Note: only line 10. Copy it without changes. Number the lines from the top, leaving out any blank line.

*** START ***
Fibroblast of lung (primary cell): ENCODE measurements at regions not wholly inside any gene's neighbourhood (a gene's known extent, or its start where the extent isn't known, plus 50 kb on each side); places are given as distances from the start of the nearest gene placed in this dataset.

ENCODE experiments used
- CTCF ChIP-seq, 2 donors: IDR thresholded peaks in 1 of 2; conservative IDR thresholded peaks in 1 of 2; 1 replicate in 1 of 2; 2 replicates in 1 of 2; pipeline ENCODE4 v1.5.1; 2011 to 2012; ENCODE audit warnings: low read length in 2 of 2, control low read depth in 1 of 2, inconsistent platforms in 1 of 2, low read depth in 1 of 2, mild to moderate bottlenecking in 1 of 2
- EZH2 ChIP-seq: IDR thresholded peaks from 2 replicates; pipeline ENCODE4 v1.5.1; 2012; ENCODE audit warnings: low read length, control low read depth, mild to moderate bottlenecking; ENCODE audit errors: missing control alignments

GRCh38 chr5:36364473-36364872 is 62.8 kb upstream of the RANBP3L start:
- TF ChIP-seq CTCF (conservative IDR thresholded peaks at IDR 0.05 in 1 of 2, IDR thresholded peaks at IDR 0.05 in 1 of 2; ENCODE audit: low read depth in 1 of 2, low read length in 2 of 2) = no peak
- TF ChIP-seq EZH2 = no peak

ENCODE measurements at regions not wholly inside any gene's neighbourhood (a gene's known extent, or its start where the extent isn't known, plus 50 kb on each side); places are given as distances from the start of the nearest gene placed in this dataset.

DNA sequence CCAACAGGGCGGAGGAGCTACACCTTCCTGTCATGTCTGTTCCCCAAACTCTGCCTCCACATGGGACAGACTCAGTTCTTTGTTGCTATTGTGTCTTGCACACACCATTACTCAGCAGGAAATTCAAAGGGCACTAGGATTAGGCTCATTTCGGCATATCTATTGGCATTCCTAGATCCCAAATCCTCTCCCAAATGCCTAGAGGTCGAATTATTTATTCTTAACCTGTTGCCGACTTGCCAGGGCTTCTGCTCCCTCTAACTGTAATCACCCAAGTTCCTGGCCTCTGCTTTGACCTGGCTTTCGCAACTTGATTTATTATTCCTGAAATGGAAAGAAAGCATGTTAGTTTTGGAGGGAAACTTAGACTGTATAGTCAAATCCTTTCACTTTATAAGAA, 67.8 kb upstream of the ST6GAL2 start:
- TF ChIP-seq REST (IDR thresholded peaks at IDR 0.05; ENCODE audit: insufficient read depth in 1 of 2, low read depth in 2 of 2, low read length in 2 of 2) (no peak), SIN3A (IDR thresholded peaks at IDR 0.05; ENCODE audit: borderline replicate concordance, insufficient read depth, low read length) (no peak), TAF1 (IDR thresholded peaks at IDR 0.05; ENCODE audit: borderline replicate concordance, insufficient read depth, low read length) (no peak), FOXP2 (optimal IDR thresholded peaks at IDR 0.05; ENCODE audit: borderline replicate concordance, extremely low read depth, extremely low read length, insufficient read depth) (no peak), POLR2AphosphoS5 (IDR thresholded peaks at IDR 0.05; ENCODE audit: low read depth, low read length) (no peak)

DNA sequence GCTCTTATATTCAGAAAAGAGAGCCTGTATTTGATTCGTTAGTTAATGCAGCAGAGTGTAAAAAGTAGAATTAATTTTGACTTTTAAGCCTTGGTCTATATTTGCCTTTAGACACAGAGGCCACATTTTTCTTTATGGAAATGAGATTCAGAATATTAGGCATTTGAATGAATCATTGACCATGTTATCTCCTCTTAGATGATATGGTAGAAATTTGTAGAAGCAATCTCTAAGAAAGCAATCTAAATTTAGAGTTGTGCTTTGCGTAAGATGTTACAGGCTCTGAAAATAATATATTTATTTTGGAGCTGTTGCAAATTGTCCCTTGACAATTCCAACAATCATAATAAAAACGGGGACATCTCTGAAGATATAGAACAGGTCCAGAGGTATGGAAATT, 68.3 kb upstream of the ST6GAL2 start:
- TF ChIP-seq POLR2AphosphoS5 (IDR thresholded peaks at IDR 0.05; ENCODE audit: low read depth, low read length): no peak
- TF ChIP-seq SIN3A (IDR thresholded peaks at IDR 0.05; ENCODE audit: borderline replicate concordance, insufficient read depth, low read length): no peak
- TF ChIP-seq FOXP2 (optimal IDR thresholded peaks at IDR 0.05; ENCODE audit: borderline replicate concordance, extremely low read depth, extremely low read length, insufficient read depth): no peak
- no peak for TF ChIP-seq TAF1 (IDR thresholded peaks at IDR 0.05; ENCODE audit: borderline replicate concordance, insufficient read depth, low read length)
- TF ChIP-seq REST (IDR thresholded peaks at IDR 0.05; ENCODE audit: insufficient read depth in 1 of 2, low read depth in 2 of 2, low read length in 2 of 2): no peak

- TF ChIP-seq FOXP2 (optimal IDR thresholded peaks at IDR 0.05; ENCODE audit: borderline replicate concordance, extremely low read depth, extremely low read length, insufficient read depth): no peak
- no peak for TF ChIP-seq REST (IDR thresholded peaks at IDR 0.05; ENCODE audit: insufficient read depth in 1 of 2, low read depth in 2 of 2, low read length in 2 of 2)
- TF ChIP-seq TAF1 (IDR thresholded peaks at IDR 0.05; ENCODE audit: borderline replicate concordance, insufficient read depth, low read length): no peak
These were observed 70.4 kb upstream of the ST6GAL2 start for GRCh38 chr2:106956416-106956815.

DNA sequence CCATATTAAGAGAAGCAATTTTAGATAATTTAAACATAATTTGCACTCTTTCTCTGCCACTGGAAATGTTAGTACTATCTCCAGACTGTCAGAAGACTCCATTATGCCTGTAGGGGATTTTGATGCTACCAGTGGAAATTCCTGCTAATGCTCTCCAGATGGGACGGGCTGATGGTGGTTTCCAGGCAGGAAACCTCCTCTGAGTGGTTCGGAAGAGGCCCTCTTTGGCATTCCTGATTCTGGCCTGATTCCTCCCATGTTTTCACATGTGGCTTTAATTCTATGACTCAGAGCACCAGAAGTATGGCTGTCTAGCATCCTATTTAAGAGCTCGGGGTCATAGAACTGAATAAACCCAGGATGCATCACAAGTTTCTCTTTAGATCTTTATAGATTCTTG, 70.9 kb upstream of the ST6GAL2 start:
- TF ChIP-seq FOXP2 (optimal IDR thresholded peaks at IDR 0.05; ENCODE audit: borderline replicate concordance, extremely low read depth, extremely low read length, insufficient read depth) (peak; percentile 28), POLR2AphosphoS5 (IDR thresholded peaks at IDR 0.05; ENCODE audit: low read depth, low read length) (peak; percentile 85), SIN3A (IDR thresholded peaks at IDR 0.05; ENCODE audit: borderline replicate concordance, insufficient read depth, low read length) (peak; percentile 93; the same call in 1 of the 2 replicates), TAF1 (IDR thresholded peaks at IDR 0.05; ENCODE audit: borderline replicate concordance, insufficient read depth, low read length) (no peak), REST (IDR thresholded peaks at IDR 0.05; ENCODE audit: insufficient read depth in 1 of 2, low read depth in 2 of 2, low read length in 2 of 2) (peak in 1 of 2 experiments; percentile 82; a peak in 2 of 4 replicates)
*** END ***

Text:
- TF ChIP-seq REST (IDR thresholded peaks at IDR 0.05; ENCODE audit: insufficient read depth in 1 of 2, low read depth in 2 of 2, low read length in 2 of 2) (no peak), SIN3A (IDR thresholded peaks at IDR 0.05; ENCODE audit: borderline replicate concordance, insufficient read depth, low read length) (no peak), TAF1 (IDR thresholded peaks at IDR 0.05; ENCODE audit: borderline replicate concordance, insufficient read depth, low read length) (no peak), FOXP2 (optimal IDR thresholded peaks at IDR 0.05; ENCODE audit: borderline replicate concordance, extremely low read depth, extremely low read length, insufficient read depth) (no peak), POLR2AphosphoS5 (IDR thresholded peaks at IDR 0.05; ENCODE audit: low read depth, low read length) (no peak)